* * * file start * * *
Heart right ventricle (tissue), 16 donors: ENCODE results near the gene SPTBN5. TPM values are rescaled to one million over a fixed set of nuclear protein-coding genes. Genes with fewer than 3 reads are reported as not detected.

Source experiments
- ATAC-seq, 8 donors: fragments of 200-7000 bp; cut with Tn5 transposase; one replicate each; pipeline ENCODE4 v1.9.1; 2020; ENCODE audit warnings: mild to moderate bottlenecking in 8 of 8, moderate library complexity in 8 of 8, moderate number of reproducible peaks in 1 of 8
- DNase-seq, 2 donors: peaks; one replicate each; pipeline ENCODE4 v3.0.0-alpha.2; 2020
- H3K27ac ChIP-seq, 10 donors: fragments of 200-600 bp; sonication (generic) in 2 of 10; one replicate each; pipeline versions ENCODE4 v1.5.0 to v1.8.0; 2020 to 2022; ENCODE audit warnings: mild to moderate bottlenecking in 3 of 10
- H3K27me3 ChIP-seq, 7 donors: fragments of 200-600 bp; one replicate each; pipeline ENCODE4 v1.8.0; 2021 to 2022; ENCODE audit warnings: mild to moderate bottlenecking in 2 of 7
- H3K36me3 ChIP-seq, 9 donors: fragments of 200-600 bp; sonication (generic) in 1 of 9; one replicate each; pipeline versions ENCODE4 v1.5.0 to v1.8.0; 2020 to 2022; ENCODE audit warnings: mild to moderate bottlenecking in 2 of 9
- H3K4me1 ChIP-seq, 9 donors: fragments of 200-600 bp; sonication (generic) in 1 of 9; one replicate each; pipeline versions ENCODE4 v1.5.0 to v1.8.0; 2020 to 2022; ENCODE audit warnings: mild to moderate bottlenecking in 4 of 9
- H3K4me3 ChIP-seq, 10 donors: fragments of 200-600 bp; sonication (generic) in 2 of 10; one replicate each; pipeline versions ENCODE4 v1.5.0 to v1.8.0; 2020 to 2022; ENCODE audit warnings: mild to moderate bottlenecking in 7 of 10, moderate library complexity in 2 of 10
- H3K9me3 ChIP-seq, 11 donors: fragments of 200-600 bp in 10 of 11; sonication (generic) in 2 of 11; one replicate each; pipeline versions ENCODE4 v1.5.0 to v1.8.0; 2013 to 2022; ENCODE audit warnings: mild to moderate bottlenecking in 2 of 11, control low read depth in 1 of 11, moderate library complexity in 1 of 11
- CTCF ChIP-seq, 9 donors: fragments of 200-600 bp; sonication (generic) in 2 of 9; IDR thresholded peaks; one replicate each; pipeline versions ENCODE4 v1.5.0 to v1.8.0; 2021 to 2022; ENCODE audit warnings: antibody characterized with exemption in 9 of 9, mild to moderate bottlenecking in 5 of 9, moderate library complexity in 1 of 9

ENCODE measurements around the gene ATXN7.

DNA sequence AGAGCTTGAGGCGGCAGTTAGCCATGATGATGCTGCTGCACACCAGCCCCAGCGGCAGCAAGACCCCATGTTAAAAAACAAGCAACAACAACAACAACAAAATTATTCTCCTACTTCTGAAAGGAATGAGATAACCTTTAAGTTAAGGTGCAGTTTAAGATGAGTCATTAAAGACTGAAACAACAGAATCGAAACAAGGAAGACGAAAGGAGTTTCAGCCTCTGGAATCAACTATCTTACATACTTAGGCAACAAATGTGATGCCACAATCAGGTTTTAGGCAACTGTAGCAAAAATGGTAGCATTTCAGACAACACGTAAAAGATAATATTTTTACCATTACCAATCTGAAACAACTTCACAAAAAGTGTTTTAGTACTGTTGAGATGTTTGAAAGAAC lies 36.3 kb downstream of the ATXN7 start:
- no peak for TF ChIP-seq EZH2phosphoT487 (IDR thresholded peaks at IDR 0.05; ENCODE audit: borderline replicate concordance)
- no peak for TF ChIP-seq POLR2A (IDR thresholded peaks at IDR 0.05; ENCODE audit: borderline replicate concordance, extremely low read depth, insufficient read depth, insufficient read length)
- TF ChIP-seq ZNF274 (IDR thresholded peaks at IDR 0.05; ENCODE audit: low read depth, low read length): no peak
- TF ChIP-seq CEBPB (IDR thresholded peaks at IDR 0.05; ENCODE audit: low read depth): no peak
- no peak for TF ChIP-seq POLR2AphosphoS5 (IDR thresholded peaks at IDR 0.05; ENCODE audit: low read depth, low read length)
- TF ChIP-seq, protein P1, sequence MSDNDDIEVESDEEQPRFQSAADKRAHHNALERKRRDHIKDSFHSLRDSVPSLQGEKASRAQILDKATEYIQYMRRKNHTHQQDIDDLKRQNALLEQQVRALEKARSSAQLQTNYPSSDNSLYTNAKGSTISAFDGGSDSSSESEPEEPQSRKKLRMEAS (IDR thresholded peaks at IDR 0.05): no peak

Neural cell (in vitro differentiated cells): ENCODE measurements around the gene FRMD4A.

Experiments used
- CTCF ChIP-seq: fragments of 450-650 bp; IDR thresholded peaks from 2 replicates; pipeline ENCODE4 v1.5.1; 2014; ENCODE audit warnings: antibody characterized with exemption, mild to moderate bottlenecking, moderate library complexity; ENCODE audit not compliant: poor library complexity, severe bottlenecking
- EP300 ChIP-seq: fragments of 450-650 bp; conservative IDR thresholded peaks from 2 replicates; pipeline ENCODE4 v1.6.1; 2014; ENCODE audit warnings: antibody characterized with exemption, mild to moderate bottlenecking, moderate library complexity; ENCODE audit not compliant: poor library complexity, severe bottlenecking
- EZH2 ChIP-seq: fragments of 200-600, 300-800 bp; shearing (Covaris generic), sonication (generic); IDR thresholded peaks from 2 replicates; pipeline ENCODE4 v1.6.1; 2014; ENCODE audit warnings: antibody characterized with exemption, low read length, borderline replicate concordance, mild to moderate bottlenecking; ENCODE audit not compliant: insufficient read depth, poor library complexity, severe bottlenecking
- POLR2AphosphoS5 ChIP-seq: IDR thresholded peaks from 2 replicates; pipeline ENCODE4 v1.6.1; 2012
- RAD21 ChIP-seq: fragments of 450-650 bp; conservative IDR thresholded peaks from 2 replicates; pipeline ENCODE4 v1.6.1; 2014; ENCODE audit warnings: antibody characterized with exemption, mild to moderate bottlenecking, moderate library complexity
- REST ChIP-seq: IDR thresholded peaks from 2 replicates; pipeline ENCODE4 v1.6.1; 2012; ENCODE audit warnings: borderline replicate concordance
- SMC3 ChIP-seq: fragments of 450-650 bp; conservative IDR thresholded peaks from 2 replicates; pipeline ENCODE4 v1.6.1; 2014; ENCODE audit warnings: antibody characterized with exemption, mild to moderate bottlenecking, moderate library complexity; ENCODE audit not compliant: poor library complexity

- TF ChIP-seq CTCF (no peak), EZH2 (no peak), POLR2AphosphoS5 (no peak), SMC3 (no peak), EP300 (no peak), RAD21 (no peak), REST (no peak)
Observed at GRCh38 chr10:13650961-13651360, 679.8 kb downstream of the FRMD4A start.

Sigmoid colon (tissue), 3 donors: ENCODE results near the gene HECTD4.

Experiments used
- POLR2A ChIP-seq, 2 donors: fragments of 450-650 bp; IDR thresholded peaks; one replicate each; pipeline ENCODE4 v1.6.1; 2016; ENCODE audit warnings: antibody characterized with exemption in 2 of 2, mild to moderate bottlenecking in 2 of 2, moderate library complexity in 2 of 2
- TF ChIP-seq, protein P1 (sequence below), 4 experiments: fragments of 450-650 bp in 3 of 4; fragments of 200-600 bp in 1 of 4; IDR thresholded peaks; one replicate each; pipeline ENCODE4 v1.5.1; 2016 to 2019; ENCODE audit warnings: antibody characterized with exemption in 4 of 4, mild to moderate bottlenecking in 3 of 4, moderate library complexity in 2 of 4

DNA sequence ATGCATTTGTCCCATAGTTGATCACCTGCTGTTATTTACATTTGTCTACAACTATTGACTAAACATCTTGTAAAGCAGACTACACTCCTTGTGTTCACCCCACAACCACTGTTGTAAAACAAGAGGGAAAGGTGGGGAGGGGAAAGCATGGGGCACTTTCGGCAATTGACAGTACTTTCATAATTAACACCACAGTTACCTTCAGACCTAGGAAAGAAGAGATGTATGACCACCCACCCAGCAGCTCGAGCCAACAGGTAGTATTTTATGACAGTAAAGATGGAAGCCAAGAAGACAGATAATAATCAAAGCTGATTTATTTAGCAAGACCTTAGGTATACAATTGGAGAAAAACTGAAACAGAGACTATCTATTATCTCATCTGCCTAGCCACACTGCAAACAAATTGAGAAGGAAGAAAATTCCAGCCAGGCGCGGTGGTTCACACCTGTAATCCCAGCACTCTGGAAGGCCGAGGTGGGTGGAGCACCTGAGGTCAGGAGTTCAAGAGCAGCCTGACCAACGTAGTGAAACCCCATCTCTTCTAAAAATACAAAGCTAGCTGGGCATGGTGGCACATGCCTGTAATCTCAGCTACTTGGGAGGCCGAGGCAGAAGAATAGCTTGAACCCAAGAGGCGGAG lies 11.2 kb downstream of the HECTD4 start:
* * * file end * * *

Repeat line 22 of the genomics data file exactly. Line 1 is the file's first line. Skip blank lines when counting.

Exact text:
- CTCF ChIP-seq: fragments of 450-650 bp; IDR thresholded peaks from 2 replicates; pipeline ENCODE4 v1.5.1; 2014; ENCODE audit warnings: antibody characterized with exemption, mild to moderate bottlenecking, moderate library complexity; ENCODE audit not compliant: poor library complexity, severe bottlenecking